Many people think of asthma and
allergies as two completely different things. Sure, both have symptoms that can
include persistent coughing, but for the most part, asthma is thought of as a
serious condition that requires regular treatment.
What many people don’t realize is
that allergies can actually, over time, trigger asthma symptoms. That pollen
that causes you to sneeze all spring could also be causing your persistent
cough and breathing trouble.
The Relationship Between Allergies and Asthma
Allergies are actually your immune
system’s way of fighting off what it thinks is an unwanted substance entering
your body. The very system that biologically protects you against disease is
releasing chemicals called histamines that cause your annoying allergy
symptoms. Postnasal drip and sneezing are a reaction to these foreign
Similarly, asthma sufferers
experience a battle in their airways. As a result, those airways become
inflamed, making them more sensitive to everyday inhalants such as dust and
pollen. Asthma sufferers may experience symptoms year-round or seasonally, as
allergy sufferers are prone to do.
Allergies aren’t the only factor that
can trigger an asthmatic reaction. Exercise, stress, and even GERD
(gastroesophageal reflux disease) can kick an asthma attack into gear. In many
patients, a combination of these factors together at various times triggers an
Often those who suffer from asthma in
the springtime and fall, when airborne allergens are at their worst, are
allergy-induced asthma patients. It’s important to note, however, that
allergens come in a variety of forms, from household dust and other particles
to ragweed in the fall and pine around Christmastime.
Asthma vs. Allergies
Allergy symptoms include sneezing,
congestion, runny nose, and headaches. While coughing can be present in allergy
sufferers, a prolonged, disruptive cough can be a sign of the more serious
Asthma symptoms include a dry cough
that includes wheezing or whistling. An asthma sufferer will often experience
difficulty in breathing, including chest tightness.
For parents, watch for children whose
breathing may be louder or quicker than normal. Watch for changes in a child’s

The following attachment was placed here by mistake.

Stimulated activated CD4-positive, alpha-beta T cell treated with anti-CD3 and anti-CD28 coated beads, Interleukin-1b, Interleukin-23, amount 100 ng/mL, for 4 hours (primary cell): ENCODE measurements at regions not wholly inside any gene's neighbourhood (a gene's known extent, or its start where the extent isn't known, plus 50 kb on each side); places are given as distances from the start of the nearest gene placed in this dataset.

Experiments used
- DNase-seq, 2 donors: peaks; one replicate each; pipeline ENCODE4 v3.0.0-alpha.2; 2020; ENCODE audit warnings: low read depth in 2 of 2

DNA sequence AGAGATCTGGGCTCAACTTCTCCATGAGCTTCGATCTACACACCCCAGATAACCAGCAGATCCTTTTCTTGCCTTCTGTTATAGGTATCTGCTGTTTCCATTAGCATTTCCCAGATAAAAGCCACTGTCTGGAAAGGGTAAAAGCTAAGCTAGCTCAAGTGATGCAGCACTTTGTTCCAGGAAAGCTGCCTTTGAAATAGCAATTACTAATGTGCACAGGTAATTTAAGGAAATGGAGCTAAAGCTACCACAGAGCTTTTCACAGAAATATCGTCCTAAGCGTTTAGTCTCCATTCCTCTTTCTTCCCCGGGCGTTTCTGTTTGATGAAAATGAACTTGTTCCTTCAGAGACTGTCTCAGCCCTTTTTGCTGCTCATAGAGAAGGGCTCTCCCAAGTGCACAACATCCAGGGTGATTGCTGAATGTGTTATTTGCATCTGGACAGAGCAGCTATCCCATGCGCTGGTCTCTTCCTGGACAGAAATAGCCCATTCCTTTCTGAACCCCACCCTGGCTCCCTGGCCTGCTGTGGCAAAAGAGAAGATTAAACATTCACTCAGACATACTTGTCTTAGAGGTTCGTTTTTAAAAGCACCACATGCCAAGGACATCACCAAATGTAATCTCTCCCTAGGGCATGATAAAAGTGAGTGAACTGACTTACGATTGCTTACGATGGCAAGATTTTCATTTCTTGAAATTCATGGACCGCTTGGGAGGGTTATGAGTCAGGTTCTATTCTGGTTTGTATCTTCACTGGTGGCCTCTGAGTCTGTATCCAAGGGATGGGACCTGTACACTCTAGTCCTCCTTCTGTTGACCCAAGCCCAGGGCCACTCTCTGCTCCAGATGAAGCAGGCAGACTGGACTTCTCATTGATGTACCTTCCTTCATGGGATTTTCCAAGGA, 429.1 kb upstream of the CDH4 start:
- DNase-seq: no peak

play habits, as strenuous activity may become harder for children with asthma.
For many asthma sufferers, symptoms
may become worse during the night. Those suffering from asthma may also notice that
extremely cold weather exacerbates symptoms.
Seen primarily in children, allergic
shiners—or bruising around the eyes—are often connected to children suffering
from allergy-induced asthma. Allergic shiners are linked to increased blood
flow beneath the eyes because of a chronic sinus congestion. Congestion is to
blame for the issue, but there is no reason for alarm.
Allergic shiners are of note in
allergy-induced asthma because they are often a precursor to an asthma
diagnosis. Once a child has been diagnosed with allergy-induced asthma, parents
will learn to see allergic shiners as a warning of an upcoming attack.
Whether asthma is suspected in
yourself or your child, there are several things you can expect from your
medical appointment. Using a stethoscope, your doctor will listen to your
breathing to detect signs of wheezing or whistling. You will be asked to
breathe in and out, slowly and deeply, several times.
Breathing exercises are a large part
of an allergy-induced asthma diagnosis, with a lung test called spirometry used
to detect reduced lung capacity. You will be asked to
breathe into a device called a spirometer, which will measure the volume of air
you exhale, as well as the speed with which it is released.
Your doctor will also take a look at
your nose, throat, and airways, as well as asking you a number of questions
about your symptoms. While allergy tests can’t isolate asthma, it will be able
to separate out any allergens that may be complicating your allergy-induced
Treatment for Allergy-Induced Asthma
The first step to treating
allergy-induced asthma is often to treat the allergic reactions inciting
asthma. This can involve an allergy test to determine your specific allergies.
Antihistamines may be used to reduce congestion and avoid the histamine
reaction in your body. This can also be effective in reducing asthma symptoms.
Corticosteroids are often prescribed
in asthma sufferers, often in inhalant form. Theophylline is a daily pill
asthma sufferers may take in order to reduce swelling of the airways. By
reducing inflammation, allergy-induced asthma patients may once again be able
to breathe freely.